To the Editor:
Responding to Mr. Gullan’s “comments on pipeline stall,” I’d like to add some facts in rebuttal that were deliberately overlooked or intentionally misstated. The Keystone Pipeline is a four-phase project. First started in 2008, three phases of the project are in operation, and the fourth is awaiting U.S. government approval.
Currently the pipeline delivers oil from Hardisty, Alberta to Manitoba to Steele City, Neb., and then on to Wood River, and Patoka, Ill. The Keystone-Cushing extension goes from Steele City to storage and distribution facilities at Cushing, Okla. Phase III, the Gulf Coast Extension, from Cushing to the Houston, Texas and Port Arthur, La. refineries, was opened in January 2014. The controversial Phase IV, the Keystone XL Pipeline Project, would begin in Hardisty, Alberta, and extend to Steele City, essentially replacing the existing Phase I pipeline.
Consider the following:
• TransCanada (a Canadian Company) owns the pipeline. States are using Eminent Domain procedures to take away farmers’ land to enrich a foreign company. TransCanada refused to support a requirement that oil on Keystone XL be used in the United States in a recent Congressional hearing.
• Why not build the Keystone XL alongside the existing Manitoba to Wood River pipeline and avoid this mess? No environmental studies needed, no Eminent Domain procedures and existing U.S Canada border agreements are in place. Canadian regulators asked the same question – why another pipeline when there was already so much spare capacity? TransCanada said that by avoiding the Midwest refineries and transporting the crude to the Gulf refineries, they would realize increased revenue from exports.
• The U.S. State Department estimates that 42,100 temporary jobs would be added during the two-year pipeline construction, but that only 50 workers would be required to operate the pipeline. (For historical comparison see the promised “pipe dream” jobs created by the Alaska Pipeline).
• TransCanada studies predict the Keystone XL Pipeline would divert large volumes of Canadian oil from the Midwest to the Gulf Coast, where it would be available for the first time to buyers on the world market. The problem with existing pipelines is they all end in the U.S. Midwest and only allow one buyer – the United States. By draining Midwestern refineries of cheap Canadian crude into refineries on the Gulf Coast, Keystone XL will increase the cost of gas for Americans on average 20 cents per gallon. Plus, jobs would be lost at the Midwest refineries.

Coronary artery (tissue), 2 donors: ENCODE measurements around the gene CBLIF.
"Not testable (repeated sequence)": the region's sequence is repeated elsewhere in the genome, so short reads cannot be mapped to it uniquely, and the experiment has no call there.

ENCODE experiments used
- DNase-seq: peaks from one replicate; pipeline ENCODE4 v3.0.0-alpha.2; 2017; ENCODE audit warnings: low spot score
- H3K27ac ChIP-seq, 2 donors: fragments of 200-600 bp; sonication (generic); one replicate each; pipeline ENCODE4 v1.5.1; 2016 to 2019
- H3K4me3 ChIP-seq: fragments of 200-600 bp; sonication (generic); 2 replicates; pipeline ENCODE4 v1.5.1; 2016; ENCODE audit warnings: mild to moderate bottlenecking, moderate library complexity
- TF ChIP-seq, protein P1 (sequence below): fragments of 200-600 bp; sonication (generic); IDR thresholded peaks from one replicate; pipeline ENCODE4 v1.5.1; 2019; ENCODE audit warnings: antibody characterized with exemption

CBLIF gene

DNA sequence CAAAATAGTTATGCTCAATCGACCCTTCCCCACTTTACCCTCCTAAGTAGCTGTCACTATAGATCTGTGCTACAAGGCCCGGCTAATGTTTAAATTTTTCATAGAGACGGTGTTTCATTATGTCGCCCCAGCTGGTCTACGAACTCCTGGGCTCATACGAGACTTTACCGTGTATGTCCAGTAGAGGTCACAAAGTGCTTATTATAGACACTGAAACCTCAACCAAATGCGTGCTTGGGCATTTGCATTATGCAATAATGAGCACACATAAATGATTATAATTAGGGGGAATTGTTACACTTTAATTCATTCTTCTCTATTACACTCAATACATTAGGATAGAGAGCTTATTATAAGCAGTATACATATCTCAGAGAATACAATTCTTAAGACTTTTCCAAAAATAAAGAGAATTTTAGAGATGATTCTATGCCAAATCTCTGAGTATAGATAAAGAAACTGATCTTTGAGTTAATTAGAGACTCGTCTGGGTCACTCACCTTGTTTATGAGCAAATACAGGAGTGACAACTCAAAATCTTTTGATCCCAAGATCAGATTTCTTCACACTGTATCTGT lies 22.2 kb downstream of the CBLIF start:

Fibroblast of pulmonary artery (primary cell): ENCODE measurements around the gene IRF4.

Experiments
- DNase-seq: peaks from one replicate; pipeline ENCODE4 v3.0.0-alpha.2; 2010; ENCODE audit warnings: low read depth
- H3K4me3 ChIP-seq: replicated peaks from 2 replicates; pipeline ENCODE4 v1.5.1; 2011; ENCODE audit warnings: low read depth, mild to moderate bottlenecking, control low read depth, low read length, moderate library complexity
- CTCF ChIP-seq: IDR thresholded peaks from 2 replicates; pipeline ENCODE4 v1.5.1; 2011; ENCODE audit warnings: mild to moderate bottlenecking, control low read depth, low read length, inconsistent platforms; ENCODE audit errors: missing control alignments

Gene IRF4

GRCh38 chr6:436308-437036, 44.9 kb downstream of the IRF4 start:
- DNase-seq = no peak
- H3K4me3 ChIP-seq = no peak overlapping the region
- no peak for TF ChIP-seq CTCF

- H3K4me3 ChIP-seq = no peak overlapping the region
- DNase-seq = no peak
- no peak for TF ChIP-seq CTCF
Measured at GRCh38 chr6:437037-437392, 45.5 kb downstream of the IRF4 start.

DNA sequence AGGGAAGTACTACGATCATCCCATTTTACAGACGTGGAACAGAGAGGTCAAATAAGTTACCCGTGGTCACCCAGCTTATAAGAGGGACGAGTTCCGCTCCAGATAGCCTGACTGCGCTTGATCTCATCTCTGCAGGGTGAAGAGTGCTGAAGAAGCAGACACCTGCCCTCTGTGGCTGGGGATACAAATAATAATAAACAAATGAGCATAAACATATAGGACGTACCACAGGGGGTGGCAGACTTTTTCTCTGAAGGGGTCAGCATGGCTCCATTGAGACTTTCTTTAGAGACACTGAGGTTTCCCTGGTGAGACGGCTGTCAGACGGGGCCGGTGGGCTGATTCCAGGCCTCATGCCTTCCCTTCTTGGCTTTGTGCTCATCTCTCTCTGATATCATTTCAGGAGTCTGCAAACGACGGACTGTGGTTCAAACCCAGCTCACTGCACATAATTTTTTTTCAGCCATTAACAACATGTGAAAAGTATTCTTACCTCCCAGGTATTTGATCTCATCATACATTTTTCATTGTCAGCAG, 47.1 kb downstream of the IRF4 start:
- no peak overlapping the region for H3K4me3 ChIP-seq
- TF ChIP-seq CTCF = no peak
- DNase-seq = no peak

• Gulf Coast refiners will refine the Canadian crude supplied by the pipeline into products for export to Europe and Latin America. Many of these refineries are in Foreign Trade Zones where oil may be refined and exported to international buyers without paying U.S. taxes. The idea that Keystone XL will improve U.S. oil supply is a falsehood because the fuel refined from the pipeline will never reach U.S. drivers’ tanks.
• Administration opposition to fracking and drilling on public lands is a myth. Over the years the amount of federal acres successfully producing oil or gas has overall grown at a steady rate, with 12.5 million producing acres or approximately 12 percent of federal land set aside for oil and gas in 2012. Recent statistics state that about 11.3 million acres of federal land are being fracked and four million acres are under exploration.
So let me get this straight – a foreign company wants to take away U.S. farmland under eminent domain to build a pipeline (endangering a critical aquifer) that could easily be built along an existing pipeline. The sole purpose of this proposed pipeline is to circumvent refineries that sell oil to the U.S. market so as to make available this oil to “Foreign Trade Zone” gulf refineries (that will pay no taxes) and this foreign company can increase its revenue. Oh and by the way any realization of jobs will be temporary and refinery jobs gained at the gulf coast will be lost in Illinois. Hell, what’s not to like about this deal.